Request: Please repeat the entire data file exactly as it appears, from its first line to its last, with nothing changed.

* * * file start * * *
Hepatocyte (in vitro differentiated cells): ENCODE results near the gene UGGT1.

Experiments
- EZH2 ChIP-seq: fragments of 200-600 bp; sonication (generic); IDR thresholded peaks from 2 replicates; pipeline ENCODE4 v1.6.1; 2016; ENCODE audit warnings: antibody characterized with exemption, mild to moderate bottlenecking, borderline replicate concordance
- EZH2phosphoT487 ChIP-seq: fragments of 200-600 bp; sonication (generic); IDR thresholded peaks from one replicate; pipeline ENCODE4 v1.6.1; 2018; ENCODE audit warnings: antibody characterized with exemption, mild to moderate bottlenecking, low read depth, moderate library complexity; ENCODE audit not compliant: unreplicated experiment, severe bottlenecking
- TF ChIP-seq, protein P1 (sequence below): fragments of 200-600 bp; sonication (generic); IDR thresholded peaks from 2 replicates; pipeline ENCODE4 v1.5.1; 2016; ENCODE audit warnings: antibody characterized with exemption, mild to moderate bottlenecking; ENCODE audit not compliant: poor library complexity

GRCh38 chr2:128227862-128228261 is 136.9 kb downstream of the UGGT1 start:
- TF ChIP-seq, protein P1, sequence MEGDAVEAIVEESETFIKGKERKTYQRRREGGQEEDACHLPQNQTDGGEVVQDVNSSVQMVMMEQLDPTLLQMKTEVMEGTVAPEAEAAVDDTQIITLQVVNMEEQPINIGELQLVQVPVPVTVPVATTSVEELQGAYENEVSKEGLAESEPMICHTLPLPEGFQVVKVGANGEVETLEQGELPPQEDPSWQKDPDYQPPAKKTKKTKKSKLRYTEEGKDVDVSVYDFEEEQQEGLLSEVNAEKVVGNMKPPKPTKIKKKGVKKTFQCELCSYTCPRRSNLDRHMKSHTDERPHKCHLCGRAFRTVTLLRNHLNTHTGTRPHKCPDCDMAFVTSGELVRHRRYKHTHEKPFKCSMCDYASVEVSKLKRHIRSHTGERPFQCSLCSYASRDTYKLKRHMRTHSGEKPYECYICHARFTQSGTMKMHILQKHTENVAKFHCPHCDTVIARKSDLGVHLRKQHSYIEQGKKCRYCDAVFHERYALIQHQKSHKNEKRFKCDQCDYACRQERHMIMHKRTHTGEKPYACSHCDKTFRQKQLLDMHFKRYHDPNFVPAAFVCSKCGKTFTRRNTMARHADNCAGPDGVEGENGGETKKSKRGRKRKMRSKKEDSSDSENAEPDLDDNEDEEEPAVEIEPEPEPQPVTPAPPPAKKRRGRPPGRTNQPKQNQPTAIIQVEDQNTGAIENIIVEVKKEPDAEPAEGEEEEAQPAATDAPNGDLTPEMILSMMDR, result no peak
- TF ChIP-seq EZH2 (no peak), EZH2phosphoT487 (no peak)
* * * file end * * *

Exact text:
Hepatocyte (in vitro differentiated cells): ENCODE results near the gene UGGT1.

Experiments
- EZH2 ChIP-seq: fragments of 200-600 bp; sonication (generic); IDR thresholded peaks from 2 replicates; pipeline ENCODE4 v1.6.1; 2016; ENCODE audit warnings: antibody characterized with exemption, mild to moderate bottlenecking, borderline replicate concordance
- EZH2phosphoT487 ChIP-seq: fragments of 200-600 bp; sonication (generic); IDR thresholded peaks from one replicate; pipeline ENCODE4 v1.6.1; 2018; ENCODE audit warnings: antibody characterized with exemption, mild to moderate bottlenecking, low read depth, moderate library complexity; ENCODE audit not compliant: unreplicated experiment, severe bottlenecking
- TF ChIP-seq, protein P1 (sequence below): fragments of 200-600 bp; sonication (generic); IDR thresholded peaks from 2 replicates; pipeline ENCODE4 v1.5.1; 2016; ENCODE audit warnings: antibody characterized with exemption, mild to moderate bottlenecking; ENCODE audit not compliant: poor library complexity

GRCh38 chr2:128227862-128228261 is 136.9 kb downstream of the UGGT1 start:
- TF ChIP-seq, protein P1, sequence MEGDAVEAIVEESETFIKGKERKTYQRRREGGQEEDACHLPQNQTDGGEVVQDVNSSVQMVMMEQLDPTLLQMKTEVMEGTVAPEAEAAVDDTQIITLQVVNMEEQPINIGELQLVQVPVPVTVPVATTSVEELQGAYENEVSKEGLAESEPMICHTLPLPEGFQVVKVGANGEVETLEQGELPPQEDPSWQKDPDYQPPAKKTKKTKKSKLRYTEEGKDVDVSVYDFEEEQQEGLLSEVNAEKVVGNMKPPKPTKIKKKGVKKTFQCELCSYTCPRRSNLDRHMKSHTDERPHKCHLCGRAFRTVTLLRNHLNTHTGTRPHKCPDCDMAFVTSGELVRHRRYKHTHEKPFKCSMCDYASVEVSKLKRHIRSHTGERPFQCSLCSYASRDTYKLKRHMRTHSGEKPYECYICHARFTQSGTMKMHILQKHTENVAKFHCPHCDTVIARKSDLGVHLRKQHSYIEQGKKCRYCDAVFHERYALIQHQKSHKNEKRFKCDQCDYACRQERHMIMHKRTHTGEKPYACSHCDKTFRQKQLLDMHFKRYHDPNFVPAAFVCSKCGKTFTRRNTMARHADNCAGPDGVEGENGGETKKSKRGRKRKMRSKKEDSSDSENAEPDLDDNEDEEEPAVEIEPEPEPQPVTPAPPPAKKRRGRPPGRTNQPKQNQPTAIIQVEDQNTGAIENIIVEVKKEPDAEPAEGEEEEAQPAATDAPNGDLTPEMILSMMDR, result no peak
- TF ChIP-seq EZH2 (no peak), EZH2phosphoT487 (no peak)